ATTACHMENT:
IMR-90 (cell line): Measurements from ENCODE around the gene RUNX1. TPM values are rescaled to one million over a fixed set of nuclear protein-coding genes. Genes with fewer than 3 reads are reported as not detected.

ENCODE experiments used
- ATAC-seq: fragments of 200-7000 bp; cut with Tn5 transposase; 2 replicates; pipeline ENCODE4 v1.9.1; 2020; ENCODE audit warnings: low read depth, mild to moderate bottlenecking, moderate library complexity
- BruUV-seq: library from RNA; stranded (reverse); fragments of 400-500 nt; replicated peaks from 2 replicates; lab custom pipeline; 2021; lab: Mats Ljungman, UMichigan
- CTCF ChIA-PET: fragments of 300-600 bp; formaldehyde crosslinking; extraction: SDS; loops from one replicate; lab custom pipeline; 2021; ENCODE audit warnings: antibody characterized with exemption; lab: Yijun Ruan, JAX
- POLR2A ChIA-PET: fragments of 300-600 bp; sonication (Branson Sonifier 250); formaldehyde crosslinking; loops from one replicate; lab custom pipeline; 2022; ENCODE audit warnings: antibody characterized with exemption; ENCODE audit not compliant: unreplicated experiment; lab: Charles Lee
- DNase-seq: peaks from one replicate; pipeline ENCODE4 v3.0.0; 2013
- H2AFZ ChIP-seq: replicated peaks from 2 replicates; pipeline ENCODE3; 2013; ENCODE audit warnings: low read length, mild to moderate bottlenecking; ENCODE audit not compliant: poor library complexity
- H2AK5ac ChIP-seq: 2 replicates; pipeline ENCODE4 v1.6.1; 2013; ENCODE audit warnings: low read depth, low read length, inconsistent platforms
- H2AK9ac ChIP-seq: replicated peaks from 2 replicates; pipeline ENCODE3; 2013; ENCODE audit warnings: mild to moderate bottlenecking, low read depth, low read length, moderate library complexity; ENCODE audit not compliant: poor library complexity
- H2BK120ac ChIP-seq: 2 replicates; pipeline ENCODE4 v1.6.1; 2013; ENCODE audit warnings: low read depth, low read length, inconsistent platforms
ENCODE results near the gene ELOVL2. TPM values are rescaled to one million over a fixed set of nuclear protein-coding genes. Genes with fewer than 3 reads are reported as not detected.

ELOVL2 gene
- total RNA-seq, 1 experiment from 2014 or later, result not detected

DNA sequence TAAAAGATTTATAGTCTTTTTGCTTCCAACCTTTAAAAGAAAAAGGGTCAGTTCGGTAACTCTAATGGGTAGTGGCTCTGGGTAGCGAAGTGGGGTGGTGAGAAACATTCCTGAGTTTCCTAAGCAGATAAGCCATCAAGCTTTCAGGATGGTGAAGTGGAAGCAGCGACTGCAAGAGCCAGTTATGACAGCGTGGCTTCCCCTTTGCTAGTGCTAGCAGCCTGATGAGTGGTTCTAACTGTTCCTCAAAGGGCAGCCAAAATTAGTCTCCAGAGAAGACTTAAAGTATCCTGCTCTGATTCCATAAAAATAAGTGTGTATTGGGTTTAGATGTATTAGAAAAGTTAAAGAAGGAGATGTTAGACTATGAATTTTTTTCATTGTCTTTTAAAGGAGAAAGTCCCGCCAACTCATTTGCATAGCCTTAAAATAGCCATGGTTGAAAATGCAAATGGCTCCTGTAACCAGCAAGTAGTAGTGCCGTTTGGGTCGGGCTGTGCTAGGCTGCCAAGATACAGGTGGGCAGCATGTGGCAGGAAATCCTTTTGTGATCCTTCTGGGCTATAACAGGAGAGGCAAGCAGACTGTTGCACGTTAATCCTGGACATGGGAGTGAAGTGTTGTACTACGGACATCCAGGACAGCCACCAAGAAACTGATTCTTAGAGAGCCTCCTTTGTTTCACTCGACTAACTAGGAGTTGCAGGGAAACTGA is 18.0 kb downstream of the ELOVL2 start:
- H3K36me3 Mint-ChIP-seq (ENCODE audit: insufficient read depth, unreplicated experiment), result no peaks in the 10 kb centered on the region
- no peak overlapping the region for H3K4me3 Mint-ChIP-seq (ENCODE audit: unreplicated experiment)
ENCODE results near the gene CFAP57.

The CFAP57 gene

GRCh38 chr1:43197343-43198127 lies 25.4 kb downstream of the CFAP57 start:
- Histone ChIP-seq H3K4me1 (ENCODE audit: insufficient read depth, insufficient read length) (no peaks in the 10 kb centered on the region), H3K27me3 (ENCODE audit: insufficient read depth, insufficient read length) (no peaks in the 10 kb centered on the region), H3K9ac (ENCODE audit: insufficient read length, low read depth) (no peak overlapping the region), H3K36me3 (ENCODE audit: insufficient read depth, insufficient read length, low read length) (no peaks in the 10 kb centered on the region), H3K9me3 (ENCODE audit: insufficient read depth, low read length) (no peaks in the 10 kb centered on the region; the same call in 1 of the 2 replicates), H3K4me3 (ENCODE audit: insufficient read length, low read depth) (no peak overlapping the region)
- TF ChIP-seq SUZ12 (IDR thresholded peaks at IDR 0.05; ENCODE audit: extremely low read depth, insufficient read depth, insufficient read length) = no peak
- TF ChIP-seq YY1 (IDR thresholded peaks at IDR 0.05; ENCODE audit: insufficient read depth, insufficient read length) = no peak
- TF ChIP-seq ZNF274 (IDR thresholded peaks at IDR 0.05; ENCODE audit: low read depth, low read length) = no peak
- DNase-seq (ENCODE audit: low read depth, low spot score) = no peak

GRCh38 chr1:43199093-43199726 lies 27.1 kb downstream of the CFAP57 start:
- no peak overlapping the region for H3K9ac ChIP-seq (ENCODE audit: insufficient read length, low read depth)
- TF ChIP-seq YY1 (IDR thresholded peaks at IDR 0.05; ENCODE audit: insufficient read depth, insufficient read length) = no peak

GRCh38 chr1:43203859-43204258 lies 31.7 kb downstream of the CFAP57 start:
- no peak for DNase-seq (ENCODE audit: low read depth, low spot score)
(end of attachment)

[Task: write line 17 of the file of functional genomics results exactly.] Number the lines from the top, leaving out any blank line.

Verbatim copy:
- no peak overlapping the region for H3K4me3 Mint-ChIP-seq (ENCODE audit: unreplicated experiment)